Some antioxidants may protect people like athletes, soldiers from fatal temperature rise
THURSDAY, April 3 (HealthDay News) -- The key to curing heat stroke may have been found in a genetic disorder that causes people under general anesthesia to suffer a deadly rise in body temperature, according to a new report.
The findings, published in the April 4 issue of Cell, also suggest that certain antioxidants may help protect people genetically prone to heat stroke.
Excessive heat exposure has caused 8,000 deaths in the United States since 1979, more than hurricanes, tornadoes, floods and earthquakes combined, according to the U.S. Centers for Disease Control and Prevention. Ongoing U.S. military operations in desert environments overseas have piqued interest in heat stroke prevention and cure.
"Along with cardiac abnormalities, heat stroke is a major culprit in unexpected sudden deaths of otherwise fit, young athletes and soldiers," study co-author Robert T. Dirksen, an associate professor of pharmacology and physiology at the University of Rochester Medical Center, in New York, said in a prepared statement. "With a better knowledge of these mechanisms, we can begin to better diagnose and treat both disorders, and hopefully, save some lives."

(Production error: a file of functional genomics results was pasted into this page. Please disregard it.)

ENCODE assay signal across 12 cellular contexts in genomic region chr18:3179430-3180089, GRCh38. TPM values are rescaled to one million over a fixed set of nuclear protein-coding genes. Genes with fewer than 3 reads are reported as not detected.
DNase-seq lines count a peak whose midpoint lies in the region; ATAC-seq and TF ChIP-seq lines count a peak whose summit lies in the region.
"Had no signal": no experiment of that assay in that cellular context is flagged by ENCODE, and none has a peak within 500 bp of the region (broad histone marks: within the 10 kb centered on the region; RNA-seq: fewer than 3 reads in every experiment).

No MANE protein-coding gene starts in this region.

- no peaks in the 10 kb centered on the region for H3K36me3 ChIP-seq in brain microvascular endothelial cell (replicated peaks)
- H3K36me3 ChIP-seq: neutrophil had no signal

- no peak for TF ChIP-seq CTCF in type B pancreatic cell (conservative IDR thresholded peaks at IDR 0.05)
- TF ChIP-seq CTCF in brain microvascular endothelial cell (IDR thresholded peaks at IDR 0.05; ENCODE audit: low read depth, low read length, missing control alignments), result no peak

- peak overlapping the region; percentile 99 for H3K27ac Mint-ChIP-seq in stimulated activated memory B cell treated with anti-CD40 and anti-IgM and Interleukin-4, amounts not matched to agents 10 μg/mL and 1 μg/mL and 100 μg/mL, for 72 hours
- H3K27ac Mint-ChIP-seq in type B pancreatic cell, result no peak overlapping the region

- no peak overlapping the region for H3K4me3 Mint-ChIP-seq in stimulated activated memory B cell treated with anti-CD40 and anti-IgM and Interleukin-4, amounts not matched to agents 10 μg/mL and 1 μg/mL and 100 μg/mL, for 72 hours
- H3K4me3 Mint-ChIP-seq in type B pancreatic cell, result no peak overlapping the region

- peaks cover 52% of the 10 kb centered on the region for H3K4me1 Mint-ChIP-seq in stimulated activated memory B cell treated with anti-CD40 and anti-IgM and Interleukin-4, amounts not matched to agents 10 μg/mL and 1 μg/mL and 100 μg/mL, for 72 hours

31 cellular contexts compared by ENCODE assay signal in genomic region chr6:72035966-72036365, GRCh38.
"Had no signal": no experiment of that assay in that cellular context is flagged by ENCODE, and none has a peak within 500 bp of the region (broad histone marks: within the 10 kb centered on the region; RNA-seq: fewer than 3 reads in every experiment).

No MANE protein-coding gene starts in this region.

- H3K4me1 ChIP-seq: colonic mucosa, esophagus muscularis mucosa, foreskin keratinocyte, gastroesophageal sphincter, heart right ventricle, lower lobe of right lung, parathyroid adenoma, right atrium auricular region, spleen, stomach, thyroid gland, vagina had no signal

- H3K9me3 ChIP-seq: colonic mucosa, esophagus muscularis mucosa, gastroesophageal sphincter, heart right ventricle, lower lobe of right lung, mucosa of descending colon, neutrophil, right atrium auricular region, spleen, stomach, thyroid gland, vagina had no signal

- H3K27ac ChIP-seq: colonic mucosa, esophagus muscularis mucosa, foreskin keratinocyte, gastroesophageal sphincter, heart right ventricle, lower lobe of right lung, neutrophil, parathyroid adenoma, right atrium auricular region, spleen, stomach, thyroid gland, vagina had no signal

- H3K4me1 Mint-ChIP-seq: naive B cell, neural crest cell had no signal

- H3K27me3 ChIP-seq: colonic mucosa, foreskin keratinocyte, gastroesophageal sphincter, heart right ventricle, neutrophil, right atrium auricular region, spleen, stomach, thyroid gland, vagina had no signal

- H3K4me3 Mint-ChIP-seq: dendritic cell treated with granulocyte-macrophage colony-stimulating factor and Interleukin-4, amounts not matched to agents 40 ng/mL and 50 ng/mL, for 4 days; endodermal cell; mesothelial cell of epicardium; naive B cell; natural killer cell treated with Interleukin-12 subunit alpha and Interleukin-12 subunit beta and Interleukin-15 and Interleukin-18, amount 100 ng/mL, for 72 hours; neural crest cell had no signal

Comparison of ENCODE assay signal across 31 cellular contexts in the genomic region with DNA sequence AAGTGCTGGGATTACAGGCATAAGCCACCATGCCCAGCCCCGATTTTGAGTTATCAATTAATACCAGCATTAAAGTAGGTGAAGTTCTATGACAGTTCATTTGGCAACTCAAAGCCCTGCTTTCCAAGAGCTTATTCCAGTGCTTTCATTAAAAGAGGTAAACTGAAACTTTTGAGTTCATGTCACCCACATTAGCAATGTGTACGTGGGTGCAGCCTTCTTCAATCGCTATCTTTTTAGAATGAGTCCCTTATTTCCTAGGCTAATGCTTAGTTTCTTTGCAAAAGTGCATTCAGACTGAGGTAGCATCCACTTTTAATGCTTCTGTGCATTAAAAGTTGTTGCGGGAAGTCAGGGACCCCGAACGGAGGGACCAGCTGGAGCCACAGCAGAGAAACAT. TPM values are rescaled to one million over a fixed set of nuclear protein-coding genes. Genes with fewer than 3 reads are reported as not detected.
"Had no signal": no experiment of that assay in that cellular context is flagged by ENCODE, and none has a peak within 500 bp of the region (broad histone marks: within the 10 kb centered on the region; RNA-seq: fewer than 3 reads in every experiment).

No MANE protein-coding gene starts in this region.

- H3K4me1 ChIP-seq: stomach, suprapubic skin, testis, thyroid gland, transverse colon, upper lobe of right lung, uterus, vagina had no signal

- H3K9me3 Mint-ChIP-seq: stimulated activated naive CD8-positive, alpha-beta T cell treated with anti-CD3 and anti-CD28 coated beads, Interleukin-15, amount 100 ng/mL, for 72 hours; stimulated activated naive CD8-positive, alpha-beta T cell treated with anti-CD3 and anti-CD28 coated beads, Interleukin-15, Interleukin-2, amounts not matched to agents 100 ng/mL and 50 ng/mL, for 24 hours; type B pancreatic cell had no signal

Researchers at four universities and the U.S. Army linked the development of heat stroke and the genetic and protein defects that cause malignant hyperthermia (MH), an inherited condition that occurs in one in about 10,000 adult patients undergoing general anesthesia. During MH bouts, the acid content of a patient's blood and tissues becomes altered and heart rate increases, causing muscle rigidity and a rapid rise in body temperature that can result in kidney failure and potentially fatal heart arrhythmias.
MH reactions can be treated with the drug dantrolene, which causes muscles to relax, the researchers said.
The researchers g
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